I wish I could say I came up with this poetic description of the Plitvice national park, Croatia, but ‘falling lakes’ seems to be a common term employed by those who visit. And what a fitting term it is: a beautiful chain of aquamarine lakes cascade through a rocky valley, making this the most stunning natural wonder I have ever seen. I’ve been looking forward to visiting these lakes, as everyone who has been here has only great things to say.
True to form, I managed to screw this up royally. I booked a guesthouse on the edge of the park, eschewing the more expensive hotels at the main entrance. That in itself wasn’t a bad decision, except that the bus driver apparently needed to be informed that I wanted to get off at an earlier stop. Since I assumed the bus would stop regardless, I failed to notify the driver and ended up sailing right past my stop, and then had to march for nearly an hour with a pack not really designed for long distance hiking.
That was the least of my worries, however, considering I was stupid enough to not get cash before arriving, so there I was in the middle of nowhere with only about 60 kuna (8 euros) on me. Which of course wouldn’t be enough to pay for my accommodation and bus out of there. On top of that, my guesthouse didn’t offer dinner, and there was no restaurant nearby, so I had to make do with a sandwich and some snacks I’d brought with me. Oh well, I’ve learnt not to be too fussy on this trip and don’t mind forgoing a hot meal once in a while. Needless to say, I pigged out at breakfast the following day!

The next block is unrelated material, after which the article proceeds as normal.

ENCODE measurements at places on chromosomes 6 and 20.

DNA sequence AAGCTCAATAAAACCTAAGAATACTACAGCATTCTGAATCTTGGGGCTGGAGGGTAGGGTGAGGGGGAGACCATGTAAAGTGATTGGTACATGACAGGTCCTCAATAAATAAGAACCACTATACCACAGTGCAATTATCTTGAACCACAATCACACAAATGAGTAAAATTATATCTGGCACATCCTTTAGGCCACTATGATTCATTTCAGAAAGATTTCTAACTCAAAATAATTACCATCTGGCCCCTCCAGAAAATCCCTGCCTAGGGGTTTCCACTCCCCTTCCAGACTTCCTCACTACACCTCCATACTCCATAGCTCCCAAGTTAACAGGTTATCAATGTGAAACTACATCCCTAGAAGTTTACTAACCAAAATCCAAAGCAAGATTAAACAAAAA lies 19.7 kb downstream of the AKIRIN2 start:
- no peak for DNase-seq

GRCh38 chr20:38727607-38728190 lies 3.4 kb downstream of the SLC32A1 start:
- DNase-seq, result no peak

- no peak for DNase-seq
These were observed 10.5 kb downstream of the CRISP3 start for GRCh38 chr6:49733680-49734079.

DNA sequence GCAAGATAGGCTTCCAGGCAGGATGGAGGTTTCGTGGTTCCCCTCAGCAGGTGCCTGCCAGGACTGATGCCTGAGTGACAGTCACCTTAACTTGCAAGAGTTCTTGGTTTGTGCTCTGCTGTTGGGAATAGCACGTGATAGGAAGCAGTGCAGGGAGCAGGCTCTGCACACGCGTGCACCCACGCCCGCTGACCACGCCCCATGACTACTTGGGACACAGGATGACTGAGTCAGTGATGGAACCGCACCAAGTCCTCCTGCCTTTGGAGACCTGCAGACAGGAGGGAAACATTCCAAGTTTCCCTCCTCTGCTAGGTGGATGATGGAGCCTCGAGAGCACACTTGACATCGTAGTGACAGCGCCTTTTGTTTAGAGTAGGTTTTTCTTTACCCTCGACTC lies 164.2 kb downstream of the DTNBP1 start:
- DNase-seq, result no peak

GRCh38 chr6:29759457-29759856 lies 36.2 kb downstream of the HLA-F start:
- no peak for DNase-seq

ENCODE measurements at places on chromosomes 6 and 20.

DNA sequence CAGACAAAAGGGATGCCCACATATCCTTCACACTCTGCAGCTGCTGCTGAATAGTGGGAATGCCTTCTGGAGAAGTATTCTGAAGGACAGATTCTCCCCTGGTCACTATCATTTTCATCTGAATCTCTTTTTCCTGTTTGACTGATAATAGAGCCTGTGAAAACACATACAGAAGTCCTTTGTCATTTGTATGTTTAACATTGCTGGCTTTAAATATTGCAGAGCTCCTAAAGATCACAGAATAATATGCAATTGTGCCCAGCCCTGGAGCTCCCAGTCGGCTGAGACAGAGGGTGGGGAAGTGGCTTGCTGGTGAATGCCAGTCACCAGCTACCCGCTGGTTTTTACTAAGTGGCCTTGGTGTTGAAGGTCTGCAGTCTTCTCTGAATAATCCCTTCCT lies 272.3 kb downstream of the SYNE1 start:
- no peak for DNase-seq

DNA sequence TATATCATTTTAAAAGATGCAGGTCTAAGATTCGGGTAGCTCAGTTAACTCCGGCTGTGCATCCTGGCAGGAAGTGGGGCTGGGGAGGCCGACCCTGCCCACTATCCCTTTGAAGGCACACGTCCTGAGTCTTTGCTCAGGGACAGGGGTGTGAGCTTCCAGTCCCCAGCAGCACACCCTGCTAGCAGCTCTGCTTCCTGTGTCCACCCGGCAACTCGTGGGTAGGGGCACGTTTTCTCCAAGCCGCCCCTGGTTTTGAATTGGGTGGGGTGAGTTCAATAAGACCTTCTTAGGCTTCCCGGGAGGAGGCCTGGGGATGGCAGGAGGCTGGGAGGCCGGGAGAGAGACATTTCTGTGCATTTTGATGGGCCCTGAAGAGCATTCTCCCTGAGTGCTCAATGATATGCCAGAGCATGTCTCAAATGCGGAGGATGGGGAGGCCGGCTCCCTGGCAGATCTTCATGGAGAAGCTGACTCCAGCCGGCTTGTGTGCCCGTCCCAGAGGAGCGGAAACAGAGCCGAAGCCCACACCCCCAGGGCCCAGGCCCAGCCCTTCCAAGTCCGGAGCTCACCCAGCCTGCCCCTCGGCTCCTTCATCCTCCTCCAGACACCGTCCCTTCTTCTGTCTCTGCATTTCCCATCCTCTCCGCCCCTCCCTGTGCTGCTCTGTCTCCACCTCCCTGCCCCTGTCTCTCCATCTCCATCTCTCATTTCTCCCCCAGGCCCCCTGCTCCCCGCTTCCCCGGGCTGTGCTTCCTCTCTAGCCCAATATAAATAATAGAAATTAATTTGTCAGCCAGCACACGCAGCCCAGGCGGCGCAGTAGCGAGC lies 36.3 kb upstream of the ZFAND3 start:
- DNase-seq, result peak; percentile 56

Because I was based at the north tip of the park, I arrived at a, let’s say ‘unconventional’, entrance point. The park has two entrances, imaginatively named ‘Entrance 1’ and ‘Entrance 2’. I was heading for the former but got distracted by a tempting path leading down through the forest into the valley.
This path led down to a gloriously clear river, following it upstream past trickling waterfalls and an immense cave and rock arch. It was oddly quiet, and parts of the path didn’t look too well kept, so I began to suspect that I wasn’t supposed to be here. Sure enough, I eventually found myself the wrong side of a taped barrier. I had seen no signs and crossed no barricades on the way down, so had no guilt about trespassing. In fact, I’m glad I found this route as I got to see some amazing parts of the park that most didn’t!
As a consequence of my wayward approach, I unintentionally bypassed the ticket offices, and thus avoided the €10 entrance fee. Should I be admitting that on the internet? I don’t care, it’s not like I deliberately avoided paying. All I did was follow an unmarked path into the park.
Regardless, after my subversive route I found myself among the crowds, mostly older tourists in big groups. I’ve never quite got this mindset, I much prefer to go my own way and enjoy the solitude, but each to their own I suppose.
The Plitvice lakes contain so many breathtaking sights it’s hard to know which to focus on. The roofless cave connecting the hilltops to the lake’s edge? The giant networks of gushing waterfalls?
Perhaps the striking rocky outcrops, or the impossibly clear lakes:
Swimming is forbidden it the national park, which is understandable, but it was very tempting at times to just jump in!
One of my favourite features were the boardwalks snaking their way over the ever-undulating waterfalls. It felt quite surreal to be walking up and down with the terrain, and yet remaining just above the water level.
I enjoyed a day-long hike around the banks of the larger lakes, and through the woodlands nearby. The trails were delectably empty once off the main tourist route. Even though I only made it around half the park, I believe I managed to see the best of it, and just maybe find the best view of all (click to enlarge):
There are so many more things I could talk about, and photos I could show you, but to get the most of it you’ll have to go and visit yourself.
Oh, and for those wondering, I managed to find a cash machine and a cooked meal in the end!